With just over a month before opening night, much has been made of the rebuilding New York Rangers. Many questions have been posed: Was this a full-scale rebuild? Are the young guns ready? Can David Quinn handle the reigns? Will Henrik Lundqvist retire a Ranger? One question that has flown under the radar as the club looks to rebound from a disappointing 2017-18 campaign is, what about Chris Kreider?
The 27-year-old winger was one of many Rangers whose season was bitten by the injury bug. Kreider missed 24 games due to blood clots, which required multiple surgeries. While he returned to the lineup prior season’s end, the club’s playoff aspirations had all but slipped away by that time.
Now, healthy and reinvigorated, the young star will be considered a leader, as the fourth-most tenured player on the roster. As the season nears, the fact is that Kreider will be relied on by the franchise to provide more than numbers on the score sheet whether he is prepared for the role or not.
Before Healing Others, Heal Yourself
Kreider had a less than stellar 2017-18 season health-wise. Rib resection surgery and a second arthroscopic surgery a few days later are no joke, after all. Kreider returned to the lineup in late February, totalling 37 points in 55 games.
Give credit where credit is due. Kreider is incredibly dedicated to the game. He returned to action quicker than doctors anticipated, crediting much of his successful rehabilitation to a new diet. It paid off, too. He lost 20 pounds during his recovery and the results, they showed. Kreider notched 15 points in 21 games after his return. He felt that the weight loss had helped his game and he has no plans to bulk up moving forward.
Not only that, but through the ordeal, the veteran found a new lease on his hockey life along with a new outlook, one that is attained by overcoming adversity. As Kreider told ESPN, “When you’re in the NHL, you’re stuck in this maze where everyone is hyper-competitive. You live and die with wins and losses. Then you get out of the maze and it changed my perspective for the better. Your career goes by so fast. This was my first opportunity to step back and see that. If you can’t be grateful playing in the NHL, shame on you.”
After a memorable stint to end a disappointing season and with his health issues behind him, all eyes will be on Kreider to see what he can bring to the club over the course of a full season.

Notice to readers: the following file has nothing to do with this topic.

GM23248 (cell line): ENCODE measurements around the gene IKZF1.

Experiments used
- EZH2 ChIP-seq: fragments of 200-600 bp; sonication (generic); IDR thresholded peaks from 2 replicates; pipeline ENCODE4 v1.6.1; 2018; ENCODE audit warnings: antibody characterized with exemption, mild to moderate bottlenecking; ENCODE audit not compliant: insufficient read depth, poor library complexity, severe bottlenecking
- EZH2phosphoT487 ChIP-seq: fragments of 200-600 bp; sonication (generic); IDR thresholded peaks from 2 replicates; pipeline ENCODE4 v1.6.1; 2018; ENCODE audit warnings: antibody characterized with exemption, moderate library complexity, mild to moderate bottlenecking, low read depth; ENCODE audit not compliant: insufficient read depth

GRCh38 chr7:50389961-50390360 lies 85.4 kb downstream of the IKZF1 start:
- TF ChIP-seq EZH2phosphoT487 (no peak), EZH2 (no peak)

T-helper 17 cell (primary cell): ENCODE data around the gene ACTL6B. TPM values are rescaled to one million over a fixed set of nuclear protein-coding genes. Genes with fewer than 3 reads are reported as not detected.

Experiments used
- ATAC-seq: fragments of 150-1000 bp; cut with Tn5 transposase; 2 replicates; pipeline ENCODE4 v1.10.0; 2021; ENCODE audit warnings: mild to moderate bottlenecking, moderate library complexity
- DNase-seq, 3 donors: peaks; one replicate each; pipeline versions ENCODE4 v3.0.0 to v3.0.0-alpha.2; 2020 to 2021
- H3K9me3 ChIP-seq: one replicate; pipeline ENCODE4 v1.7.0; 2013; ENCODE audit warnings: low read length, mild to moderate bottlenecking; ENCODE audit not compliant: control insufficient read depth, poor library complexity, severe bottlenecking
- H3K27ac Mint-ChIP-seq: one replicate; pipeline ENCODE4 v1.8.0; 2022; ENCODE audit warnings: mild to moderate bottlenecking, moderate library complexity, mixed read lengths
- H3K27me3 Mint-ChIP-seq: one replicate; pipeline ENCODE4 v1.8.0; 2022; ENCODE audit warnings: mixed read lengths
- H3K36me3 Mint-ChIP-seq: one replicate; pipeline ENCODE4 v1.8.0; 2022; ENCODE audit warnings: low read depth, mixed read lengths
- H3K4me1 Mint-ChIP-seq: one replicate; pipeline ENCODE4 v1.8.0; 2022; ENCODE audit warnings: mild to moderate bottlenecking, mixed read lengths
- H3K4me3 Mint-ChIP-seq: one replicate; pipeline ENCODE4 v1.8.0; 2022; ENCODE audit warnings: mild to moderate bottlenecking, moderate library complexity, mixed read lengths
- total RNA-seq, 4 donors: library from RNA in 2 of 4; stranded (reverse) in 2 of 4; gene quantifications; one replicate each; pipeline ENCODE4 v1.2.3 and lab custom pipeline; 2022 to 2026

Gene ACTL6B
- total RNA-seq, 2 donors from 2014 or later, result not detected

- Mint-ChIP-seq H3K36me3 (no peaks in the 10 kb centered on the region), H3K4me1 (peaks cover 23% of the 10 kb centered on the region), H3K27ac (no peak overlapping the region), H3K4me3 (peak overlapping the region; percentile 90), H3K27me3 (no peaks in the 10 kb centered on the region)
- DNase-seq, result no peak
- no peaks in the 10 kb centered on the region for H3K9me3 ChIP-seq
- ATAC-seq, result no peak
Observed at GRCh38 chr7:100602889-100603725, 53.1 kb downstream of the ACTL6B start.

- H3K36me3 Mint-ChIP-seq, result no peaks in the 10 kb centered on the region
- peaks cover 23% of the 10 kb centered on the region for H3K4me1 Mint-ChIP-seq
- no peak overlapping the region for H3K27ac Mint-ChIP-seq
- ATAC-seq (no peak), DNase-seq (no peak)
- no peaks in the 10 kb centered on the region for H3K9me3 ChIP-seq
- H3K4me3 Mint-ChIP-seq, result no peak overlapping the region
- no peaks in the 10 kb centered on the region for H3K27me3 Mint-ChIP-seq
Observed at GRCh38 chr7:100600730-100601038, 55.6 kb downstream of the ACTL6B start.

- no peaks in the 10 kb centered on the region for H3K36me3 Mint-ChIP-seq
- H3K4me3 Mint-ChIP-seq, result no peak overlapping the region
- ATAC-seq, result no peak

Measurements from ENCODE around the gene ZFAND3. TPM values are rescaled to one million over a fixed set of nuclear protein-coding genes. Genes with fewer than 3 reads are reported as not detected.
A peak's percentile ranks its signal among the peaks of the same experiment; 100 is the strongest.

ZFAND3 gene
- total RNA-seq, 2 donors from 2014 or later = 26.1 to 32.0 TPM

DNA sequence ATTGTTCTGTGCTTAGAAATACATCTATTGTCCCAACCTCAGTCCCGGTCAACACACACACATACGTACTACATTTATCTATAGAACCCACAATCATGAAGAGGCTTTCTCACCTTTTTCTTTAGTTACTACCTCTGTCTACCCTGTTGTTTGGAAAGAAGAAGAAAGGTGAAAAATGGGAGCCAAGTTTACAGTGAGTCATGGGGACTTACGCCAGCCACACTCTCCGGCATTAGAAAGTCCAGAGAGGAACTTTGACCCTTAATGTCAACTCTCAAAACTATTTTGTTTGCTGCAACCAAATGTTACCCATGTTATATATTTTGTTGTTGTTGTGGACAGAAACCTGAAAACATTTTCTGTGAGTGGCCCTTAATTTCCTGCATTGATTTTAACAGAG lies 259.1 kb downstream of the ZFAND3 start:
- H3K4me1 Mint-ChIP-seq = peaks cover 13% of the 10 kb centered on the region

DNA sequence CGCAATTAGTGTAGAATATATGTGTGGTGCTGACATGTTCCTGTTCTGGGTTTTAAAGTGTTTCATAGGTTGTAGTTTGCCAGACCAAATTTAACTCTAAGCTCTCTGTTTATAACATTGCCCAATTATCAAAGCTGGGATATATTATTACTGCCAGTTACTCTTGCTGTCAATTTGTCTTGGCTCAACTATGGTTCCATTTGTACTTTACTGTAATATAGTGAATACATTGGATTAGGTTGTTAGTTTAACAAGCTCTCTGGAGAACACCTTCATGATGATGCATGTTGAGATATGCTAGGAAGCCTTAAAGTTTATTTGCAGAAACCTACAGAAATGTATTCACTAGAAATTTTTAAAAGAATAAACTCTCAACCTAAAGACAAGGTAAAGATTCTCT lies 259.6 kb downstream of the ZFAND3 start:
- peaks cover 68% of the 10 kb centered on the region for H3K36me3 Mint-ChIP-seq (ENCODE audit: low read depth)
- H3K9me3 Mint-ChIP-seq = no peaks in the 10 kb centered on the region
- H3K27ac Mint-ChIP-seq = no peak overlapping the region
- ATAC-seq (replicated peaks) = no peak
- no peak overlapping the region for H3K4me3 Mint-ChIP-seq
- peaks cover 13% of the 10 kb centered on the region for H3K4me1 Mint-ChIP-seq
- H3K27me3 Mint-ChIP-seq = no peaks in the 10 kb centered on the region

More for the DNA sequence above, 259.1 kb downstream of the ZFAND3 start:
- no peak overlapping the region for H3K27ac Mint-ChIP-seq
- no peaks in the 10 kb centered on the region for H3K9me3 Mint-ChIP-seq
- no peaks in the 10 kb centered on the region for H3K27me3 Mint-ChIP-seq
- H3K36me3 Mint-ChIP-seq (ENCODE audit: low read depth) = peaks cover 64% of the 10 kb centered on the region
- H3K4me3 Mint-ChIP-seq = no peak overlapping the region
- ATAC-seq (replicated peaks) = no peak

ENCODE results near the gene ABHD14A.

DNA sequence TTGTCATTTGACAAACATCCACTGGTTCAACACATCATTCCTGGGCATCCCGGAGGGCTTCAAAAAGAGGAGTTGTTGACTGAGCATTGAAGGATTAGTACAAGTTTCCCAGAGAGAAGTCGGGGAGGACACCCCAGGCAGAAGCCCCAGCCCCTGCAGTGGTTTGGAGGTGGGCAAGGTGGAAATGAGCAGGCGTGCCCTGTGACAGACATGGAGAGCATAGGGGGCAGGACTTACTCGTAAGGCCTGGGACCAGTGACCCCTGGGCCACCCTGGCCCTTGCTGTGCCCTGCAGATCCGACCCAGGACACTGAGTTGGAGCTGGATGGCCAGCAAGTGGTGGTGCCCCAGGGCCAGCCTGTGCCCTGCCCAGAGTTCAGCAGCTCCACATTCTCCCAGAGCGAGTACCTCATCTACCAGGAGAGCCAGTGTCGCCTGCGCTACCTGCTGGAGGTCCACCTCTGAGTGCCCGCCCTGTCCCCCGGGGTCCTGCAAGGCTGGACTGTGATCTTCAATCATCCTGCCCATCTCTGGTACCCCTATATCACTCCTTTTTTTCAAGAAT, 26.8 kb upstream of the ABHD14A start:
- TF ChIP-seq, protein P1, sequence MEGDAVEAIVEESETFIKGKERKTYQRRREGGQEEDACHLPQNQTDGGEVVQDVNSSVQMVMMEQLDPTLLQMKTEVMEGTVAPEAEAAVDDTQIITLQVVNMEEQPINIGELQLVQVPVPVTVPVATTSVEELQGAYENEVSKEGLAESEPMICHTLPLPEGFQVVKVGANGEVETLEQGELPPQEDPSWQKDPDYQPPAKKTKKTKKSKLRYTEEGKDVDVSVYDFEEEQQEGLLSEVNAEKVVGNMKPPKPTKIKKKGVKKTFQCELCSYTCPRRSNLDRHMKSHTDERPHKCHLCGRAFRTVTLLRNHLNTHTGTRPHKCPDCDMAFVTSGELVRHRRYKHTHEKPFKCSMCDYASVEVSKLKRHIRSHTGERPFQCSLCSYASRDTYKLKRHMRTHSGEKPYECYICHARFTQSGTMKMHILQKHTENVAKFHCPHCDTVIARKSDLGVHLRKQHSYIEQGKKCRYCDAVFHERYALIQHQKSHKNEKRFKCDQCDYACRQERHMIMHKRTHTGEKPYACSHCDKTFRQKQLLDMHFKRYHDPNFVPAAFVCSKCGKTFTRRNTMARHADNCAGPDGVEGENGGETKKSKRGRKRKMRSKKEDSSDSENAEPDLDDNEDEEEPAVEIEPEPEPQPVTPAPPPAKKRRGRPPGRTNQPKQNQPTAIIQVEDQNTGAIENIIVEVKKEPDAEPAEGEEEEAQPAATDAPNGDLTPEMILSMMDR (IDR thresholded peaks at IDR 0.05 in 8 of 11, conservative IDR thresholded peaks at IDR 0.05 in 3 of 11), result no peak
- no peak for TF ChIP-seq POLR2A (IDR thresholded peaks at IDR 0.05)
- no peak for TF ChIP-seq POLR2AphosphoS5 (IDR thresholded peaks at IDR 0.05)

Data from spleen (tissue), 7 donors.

A Familiar Face… or Two
The Rangers’ new head coach David Quinn will be in the spotlight as the season draws closer. For the most part, Quinn is unknown, a wild card of sorts, leaving many to question whether or not he is the man who can bring the franchise back to prominence.
Kreider may have the inside scoop:
Quinn comes to the Rangers after five years behind the bench at Boston University. Kreider played for their rivals, Boston College and over time, became familiar with Quinn and his style. Not only that, but the new bench boss also brought in Greg Brown as an assistant coach who had previously filled that same role at Boston College and won two National Championships with Kreider.
As one of the more experienced players on the roster, Kreider will be a role model for the younger players. His faith in both Quinn and Brown, as well as his willingness to embrace a new system wholeheartedly, can only benefit the team as the coaches prepare for their first season under the NHL microscope.
Chris Kreider’s New Role: Leader
The moves made by the Rangers at the trade deadline emphasized the fact that change was brewing. Captain Ryan McDonagh, Derek Stepan, Rick Nash, Dan Girardi and J.T. Miller were all politely shown the door to make room for an influx of younger talent. In the absence of these established Rangers, the door is open for new players to take the reigns as a loud voice in the locker room.
Thus, Kreider, who has been on Broadway since the 2012-13 season, will be relied on to do much of the heavy lifting, particularly while rookies such as Lias Andersson and Filip Chytil become acclimated to the NHL stage. Given everything Kreider has dealt with over the past year, he may be better prepared than ever to fill that role.
Nick graduated from the College of Sports Media in Toronto in May of 2018 with a diploma in Radio and Television Sports Broadcasting. He is a lifelong sports fan and accomplished martial artist, having trained in Karate, Muay Thai and Brazilian Jiu Jitsu. He is a fan of the New York Rangers, Montreal Canadiens and the Dallas Cowboys.